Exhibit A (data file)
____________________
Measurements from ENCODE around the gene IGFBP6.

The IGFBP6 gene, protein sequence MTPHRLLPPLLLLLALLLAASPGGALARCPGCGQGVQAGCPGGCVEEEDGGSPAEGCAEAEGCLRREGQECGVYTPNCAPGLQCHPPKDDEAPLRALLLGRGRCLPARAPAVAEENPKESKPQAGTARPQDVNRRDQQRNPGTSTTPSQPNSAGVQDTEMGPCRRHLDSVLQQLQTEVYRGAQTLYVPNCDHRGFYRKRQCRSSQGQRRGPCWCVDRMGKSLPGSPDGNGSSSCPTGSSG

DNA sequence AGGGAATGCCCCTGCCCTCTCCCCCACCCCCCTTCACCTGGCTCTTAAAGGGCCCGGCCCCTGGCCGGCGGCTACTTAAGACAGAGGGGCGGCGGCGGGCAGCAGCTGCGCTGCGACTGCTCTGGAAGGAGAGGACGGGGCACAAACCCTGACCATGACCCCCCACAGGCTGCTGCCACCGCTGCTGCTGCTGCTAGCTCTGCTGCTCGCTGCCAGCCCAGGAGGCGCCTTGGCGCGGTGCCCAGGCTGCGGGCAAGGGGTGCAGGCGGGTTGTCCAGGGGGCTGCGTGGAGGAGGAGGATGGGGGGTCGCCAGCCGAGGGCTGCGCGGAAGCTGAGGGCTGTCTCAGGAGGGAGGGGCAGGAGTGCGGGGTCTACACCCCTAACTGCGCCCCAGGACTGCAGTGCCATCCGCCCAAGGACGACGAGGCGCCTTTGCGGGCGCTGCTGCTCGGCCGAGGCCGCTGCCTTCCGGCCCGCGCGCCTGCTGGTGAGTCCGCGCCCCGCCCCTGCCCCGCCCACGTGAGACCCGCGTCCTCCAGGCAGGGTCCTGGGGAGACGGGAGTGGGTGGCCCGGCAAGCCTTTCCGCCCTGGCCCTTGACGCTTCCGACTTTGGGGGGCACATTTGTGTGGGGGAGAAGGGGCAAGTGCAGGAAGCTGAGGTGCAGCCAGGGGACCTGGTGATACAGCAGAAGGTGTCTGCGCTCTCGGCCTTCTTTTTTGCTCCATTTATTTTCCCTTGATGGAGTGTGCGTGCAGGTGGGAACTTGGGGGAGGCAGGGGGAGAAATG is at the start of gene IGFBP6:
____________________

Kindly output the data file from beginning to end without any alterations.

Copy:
Measurements from ENCODE around the gene IGFBP6.

The IGFBP6 gene, protein sequence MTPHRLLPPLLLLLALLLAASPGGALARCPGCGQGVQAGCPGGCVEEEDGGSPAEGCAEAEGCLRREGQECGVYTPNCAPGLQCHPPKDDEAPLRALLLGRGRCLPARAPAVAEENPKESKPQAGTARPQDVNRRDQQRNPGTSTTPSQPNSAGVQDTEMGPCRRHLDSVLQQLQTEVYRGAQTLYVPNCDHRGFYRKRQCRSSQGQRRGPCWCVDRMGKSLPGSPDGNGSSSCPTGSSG

DNA sequence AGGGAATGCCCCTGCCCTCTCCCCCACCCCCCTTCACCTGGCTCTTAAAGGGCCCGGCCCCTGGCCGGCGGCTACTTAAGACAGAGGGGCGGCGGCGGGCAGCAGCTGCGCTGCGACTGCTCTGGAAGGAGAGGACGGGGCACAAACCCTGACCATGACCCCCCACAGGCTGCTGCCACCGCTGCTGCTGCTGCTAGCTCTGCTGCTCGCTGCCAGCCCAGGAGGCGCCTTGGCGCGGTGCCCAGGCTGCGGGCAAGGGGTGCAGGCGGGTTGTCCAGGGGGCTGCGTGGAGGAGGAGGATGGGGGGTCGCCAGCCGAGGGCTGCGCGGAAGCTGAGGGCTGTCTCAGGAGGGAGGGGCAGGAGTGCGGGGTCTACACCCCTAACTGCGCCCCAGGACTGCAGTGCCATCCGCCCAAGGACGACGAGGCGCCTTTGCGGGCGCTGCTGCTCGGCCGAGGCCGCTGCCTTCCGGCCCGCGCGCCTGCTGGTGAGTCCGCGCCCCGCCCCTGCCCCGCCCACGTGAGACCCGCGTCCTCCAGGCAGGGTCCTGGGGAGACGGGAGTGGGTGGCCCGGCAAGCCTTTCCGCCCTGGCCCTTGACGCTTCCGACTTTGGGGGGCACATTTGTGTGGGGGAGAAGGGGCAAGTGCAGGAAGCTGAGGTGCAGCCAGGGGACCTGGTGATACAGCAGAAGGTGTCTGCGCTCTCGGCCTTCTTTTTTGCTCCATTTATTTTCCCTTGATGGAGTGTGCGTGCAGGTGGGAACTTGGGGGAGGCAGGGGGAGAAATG is at the start of gene IGFBP6: